In fact, the cornerstone principle of the Business Associate Agreement is that any new entity that will gain a certain degree of access must enter a BAA with whoever is disclosing the information. In a similar breath, third parties, establishments, and other companies that will aid business associates or covered entities that will not directly handle or gain access to PHI do not need to enter into a BAA.
So, to clarify things, what are the parties involved in a BAA and what differentiates them from one another on the basis of roles and responsibilities?
Covered entities are organizations, institutions, or persons that provide goods and services that are tied to the healthcare industry. From this practice, they are able to obtain and acquire pertinent PHI to be able to function properly. These entities have the highest responsibility over the disclosure of PHI, as they are often the source of it. Often, the definition by HHS, covered entities generally refer to owners of PHI that are usually:
It is important to note that disclosure of PHI between two covered entities does not need a BAA. Similarly, employees of covered entities are not considered business associates as they are directly covered by HIPAA’s Privacy Rule.
Under the Privacy rule, certain covered entities are slightly differently covered if they can fit the standards of what a hybrid entity is. According to the National Institutes of Health, a hybrid entity is if it contains “covered and noncovered” functions as part of its business operations. Covered function refers to any function of an establishment that will qualify them under a health plan, healthcare provider, or a healthcare clearinghouse. And in order to qualify, the establishment must delegate its covered function to be separated in such a way that it would appear like a separate legal entity. In which case, the Privacy Rule, including the Business Associate Agreement would have to apply similarly to the covered function of the hybrid entity.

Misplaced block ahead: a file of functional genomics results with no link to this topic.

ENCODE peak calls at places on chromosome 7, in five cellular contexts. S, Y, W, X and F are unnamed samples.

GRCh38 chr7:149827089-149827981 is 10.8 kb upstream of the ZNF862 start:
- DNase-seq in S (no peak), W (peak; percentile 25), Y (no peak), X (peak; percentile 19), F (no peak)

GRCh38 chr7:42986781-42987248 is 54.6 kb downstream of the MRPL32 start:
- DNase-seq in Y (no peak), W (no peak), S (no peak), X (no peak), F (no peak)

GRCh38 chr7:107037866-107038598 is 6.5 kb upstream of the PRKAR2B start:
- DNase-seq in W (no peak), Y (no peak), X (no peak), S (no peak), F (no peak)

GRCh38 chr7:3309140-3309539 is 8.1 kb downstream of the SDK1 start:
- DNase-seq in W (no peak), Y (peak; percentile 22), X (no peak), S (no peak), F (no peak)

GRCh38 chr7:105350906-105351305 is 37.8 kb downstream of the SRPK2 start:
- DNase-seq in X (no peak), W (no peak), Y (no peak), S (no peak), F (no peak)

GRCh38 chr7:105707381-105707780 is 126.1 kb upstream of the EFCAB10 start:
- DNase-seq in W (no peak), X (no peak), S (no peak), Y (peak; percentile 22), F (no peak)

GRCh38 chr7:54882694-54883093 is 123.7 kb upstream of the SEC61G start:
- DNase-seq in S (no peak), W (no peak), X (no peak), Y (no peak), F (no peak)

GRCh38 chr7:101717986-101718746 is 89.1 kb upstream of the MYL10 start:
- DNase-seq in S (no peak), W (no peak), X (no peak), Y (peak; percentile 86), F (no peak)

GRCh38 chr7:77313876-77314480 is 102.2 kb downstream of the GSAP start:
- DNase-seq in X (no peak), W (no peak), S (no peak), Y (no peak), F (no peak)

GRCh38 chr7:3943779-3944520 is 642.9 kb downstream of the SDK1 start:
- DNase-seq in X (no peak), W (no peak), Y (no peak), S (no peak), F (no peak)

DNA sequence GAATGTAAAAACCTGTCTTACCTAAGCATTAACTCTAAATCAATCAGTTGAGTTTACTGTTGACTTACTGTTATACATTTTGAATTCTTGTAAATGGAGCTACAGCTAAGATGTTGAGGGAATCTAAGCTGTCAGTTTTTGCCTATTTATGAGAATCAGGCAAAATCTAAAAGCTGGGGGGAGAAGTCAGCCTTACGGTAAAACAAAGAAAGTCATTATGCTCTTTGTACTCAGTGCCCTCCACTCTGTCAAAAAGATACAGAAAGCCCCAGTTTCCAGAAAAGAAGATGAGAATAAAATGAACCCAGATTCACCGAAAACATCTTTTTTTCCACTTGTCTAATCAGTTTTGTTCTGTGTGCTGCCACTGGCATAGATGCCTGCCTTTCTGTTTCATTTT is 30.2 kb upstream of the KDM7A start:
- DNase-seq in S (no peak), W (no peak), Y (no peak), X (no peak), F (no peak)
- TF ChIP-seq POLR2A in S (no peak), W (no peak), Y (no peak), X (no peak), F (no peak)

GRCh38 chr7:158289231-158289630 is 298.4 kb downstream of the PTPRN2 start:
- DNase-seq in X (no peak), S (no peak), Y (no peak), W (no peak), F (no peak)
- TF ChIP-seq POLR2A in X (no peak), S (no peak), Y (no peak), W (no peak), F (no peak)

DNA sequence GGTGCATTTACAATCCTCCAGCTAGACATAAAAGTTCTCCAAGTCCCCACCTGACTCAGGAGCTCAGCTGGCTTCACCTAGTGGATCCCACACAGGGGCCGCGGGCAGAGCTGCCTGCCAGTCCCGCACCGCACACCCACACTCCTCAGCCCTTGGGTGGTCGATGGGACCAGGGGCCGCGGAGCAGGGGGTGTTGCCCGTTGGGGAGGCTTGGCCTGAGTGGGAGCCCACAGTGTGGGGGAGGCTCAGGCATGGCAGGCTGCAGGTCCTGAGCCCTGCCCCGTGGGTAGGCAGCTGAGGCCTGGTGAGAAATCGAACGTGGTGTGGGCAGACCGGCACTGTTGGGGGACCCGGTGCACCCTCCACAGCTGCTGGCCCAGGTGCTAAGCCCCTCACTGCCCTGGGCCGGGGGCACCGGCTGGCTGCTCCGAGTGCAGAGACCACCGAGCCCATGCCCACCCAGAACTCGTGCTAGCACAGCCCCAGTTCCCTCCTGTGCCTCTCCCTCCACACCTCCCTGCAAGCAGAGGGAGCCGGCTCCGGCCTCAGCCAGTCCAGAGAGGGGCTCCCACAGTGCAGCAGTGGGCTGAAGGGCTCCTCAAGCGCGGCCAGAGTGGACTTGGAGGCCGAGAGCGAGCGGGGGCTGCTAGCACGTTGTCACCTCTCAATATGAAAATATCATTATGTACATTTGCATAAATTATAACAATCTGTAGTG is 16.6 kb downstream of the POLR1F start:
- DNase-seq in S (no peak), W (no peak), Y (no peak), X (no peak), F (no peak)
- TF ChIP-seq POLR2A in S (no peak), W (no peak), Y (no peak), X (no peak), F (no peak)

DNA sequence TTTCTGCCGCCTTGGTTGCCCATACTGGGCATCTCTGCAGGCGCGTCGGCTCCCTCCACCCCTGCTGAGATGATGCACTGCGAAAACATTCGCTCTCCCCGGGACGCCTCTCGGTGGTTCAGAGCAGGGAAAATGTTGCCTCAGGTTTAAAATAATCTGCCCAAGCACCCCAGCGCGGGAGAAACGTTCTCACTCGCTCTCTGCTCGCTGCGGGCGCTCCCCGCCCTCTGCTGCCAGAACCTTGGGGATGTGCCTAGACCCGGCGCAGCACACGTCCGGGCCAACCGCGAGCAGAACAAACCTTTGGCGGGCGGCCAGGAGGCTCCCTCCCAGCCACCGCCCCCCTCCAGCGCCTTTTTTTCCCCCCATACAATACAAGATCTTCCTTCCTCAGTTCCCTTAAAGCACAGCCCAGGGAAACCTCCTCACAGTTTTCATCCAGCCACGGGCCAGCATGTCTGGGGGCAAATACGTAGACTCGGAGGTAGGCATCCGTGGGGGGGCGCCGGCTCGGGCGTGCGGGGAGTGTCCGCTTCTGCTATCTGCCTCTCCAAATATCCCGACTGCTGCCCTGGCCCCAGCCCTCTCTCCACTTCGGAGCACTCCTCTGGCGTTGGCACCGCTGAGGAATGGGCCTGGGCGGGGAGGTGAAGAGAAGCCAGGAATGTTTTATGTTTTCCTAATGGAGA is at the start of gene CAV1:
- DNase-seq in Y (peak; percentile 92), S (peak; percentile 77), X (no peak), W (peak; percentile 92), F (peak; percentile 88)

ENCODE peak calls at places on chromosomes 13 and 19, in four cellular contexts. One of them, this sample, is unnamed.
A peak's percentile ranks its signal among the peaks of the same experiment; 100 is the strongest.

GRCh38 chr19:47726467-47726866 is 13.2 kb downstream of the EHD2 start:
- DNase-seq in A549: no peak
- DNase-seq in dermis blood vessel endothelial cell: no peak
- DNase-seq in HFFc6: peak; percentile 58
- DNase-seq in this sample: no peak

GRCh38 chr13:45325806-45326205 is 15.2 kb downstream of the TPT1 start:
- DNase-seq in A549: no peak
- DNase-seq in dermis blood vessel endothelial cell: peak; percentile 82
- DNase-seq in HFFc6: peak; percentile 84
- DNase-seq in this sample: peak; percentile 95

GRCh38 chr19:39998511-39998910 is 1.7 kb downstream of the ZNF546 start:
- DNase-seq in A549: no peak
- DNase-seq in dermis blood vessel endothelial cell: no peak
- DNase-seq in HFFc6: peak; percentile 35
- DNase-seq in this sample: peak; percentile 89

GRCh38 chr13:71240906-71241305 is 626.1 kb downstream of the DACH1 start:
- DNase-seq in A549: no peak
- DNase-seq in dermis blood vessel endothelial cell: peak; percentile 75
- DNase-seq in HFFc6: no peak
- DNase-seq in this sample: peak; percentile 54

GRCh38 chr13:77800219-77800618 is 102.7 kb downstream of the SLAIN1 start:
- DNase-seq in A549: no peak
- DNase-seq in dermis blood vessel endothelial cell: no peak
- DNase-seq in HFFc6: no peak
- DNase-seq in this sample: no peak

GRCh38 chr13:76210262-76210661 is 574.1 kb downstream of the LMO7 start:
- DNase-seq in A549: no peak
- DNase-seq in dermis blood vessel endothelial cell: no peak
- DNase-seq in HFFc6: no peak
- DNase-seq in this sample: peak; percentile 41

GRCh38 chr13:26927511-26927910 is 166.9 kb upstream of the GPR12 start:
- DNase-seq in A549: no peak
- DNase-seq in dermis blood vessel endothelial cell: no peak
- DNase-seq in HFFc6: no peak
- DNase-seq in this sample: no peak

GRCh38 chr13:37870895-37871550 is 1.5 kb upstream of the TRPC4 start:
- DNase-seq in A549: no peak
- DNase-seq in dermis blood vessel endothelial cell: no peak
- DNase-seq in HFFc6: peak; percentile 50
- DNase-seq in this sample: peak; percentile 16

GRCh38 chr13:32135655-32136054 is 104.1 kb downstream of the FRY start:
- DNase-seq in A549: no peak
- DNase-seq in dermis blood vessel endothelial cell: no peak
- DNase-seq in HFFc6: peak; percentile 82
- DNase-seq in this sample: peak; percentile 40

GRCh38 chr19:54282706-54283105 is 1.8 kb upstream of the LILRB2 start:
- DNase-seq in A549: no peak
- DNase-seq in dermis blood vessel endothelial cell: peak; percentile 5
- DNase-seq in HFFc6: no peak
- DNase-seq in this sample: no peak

Business associates are entities, organizations, institutions, or individuals that assists covered entities in performing functions that are pertinent to their establishment which would often involve the disclosure of PHI. These functions cover things like data analysis and other methods of processing or viewing data such as different types of reviews. Business associates are different from covered entities through the simple distinction that they handle PHI just because they are in business with a covered entity. Thus, their access to PHI constitutes the requirement that they must sign a Business Associate Agreement.
Some of the examples of business associates are practice management, accounting and auditing firms, legal services and firms, IT consultants, and other third parties often involved in the business of covered entities.
Sometimes, even business associates outsource some functions that involve the handling and access to PHI. When this is the case, they would usually reach out to subcontractors such as auditing firms, encryption companies, storage companies, and etc. Then again, the rule of thumb when dealing with whether or not these subcontractors must sign a BAA is if they would have access to any kind of PHI.
The original clause by HIPAA is that the covered entity or the business associate must report the breach within 60 days upon discovery. However, it is possible to shorten the grace period according to what covered entities and business associates agree upon in the contract. Specifying the method and time involved in reporting breaches are commonly seen in BAAs, as well as more in-depth specifications regarding sanctions.